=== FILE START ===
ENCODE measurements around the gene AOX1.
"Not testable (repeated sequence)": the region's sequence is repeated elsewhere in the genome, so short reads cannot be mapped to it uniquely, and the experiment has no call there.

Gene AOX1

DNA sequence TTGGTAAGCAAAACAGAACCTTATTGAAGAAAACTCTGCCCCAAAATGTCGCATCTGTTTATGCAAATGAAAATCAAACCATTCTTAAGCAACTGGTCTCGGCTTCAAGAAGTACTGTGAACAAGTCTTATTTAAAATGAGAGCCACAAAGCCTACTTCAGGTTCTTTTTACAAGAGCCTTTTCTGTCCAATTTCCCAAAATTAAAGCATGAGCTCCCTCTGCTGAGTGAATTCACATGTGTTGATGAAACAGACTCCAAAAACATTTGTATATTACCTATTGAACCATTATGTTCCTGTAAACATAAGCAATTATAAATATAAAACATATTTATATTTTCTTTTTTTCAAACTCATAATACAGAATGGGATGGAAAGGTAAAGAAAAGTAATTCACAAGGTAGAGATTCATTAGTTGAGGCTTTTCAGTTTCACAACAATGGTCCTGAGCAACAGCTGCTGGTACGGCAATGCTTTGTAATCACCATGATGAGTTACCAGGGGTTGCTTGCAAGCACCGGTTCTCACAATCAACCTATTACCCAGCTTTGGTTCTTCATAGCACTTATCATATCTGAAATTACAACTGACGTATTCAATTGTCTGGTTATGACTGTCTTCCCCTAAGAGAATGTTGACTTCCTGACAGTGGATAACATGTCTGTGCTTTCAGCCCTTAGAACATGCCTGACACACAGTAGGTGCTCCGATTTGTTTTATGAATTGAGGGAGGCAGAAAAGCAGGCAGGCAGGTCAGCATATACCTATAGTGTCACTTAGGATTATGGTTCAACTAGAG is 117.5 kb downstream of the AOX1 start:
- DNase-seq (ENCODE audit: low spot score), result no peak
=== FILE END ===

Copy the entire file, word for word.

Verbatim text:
ENCODE measurements around the gene AOX1.
"Not testable (repeated sequence)": the region's sequence is repeated elsewhere in the genome, so short reads cannot be mapped to it uniquely, and the experiment has no call there.

Gene AOX1

DNA sequence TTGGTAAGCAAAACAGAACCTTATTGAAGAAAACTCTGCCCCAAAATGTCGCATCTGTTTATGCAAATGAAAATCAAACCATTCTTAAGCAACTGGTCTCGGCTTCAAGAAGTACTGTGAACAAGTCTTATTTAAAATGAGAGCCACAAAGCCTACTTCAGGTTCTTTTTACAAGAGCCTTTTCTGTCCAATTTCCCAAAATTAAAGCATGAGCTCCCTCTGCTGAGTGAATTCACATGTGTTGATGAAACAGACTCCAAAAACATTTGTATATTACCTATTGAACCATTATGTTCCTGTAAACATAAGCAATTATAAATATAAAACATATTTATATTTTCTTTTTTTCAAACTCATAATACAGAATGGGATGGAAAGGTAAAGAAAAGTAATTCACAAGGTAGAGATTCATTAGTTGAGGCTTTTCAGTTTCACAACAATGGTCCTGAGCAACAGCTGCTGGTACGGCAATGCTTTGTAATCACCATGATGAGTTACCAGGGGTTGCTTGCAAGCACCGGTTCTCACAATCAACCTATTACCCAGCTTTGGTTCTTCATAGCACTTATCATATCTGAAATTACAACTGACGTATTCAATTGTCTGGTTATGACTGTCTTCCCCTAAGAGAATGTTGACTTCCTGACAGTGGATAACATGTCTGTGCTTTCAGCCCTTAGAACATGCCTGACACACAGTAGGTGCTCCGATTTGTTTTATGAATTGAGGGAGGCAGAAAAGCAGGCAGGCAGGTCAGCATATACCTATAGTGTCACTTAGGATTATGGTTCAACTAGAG is 117.5 kb downstream of the AOX1 start:
- DNase-seq (ENCODE audit: low spot score), result no peak